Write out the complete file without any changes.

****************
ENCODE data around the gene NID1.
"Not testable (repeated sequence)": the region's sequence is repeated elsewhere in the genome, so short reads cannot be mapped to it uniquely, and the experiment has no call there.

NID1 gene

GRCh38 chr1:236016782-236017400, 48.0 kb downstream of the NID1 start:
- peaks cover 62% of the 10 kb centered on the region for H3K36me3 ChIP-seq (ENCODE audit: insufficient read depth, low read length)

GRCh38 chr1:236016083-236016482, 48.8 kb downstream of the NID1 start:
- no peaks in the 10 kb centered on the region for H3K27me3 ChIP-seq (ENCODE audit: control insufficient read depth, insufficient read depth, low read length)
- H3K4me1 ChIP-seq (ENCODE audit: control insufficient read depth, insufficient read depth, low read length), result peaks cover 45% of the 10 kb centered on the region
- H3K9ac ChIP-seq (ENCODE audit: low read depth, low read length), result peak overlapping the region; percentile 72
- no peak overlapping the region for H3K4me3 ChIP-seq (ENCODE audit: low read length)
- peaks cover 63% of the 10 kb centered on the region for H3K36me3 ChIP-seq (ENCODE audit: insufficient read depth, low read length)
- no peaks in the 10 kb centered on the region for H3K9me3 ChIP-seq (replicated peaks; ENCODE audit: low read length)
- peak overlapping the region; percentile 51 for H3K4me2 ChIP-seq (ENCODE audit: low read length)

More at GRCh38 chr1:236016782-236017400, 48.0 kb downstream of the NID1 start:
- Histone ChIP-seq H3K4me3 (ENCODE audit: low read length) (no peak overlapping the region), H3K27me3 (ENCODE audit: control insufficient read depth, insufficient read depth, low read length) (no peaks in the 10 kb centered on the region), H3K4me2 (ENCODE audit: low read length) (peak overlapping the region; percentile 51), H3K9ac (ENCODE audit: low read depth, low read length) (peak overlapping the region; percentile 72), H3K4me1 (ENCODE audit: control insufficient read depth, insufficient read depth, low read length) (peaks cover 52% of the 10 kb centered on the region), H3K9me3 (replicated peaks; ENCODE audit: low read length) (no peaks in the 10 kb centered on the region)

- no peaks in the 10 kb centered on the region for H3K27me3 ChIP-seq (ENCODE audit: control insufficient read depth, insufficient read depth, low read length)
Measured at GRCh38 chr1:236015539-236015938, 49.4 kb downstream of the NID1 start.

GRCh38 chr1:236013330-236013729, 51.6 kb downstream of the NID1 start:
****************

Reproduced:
ENCODE data around the gene NID1.
"Not testable (repeated sequence)": the region's sequence is repeated elsewhere in the genome, so short reads cannot be mapped to it uniquely, and the experiment has no call there.

NID1 gene

GRCh38 chr1:236016782-236017400, 48.0 kb downstream of the NID1 start:
- peaks cover 62% of the 10 kb centered on the region for H3K36me3 ChIP-seq (ENCODE audit: insufficient read depth, low read length)

GRCh38 chr1:236016083-236016482, 48.8 kb downstream of the NID1 start:
- no peaks in the 10 kb centered on the region for H3K27me3 ChIP-seq (ENCODE audit: control insufficient read depth, insufficient read depth, low read length)
- H3K4me1 ChIP-seq (ENCODE audit: control insufficient read depth, insufficient read depth, low read length), result peaks cover 45% of the 10 kb centered on the region
- H3K9ac ChIP-seq (ENCODE audit: low read depth, low read length), result peak overlapping the region; percentile 72
- no peak overlapping the region for H3K4me3 ChIP-seq (ENCODE audit: low read length)
- peaks cover 63% of the 10 kb centered on the region for H3K36me3 ChIP-seq (ENCODE audit: insufficient read depth, low read length)
- no peaks in the 10 kb centered on the region for H3K9me3 ChIP-seq (replicated peaks; ENCODE audit: low read length)
- peak overlapping the region; percentile 51 for H3K4me2 ChIP-seq (ENCODE audit: low read length)

More at GRCh38 chr1:236016782-236017400, 48.0 kb downstream of the NID1 start:
- Histone ChIP-seq H3K4me3 (ENCODE audit: low read length) (no peak overlapping the region), H3K27me3 (ENCODE audit: control insufficient read depth, insufficient read depth, low read length) (no peaks in the 10 kb centered on the region), H3K4me2 (ENCODE audit: low read length) (peak overlapping the region; percentile 51), H3K9ac (ENCODE audit: low read depth, low read length) (peak overlapping the region; percentile 72), H3K4me1 (ENCODE audit: control insufficient read depth, insufficient read depth, low read length) (peaks cover 52% of the 10 kb centered on the region), H3K9me3 (replicated peaks; ENCODE audit: low read length) (no peaks in the 10 kb centered on the region)

- no peaks in the 10 kb centered on the region for H3K27me3 ChIP-seq (ENCODE audit: control insufficient read depth, insufficient read depth, low read length)
Measured at GRCh38 chr1:236015539-236015938, 49.4 kb downstream of the NID1 start.

GRCh38 chr1:236013330-236013729, 51.6 kb downstream of the NID1 start: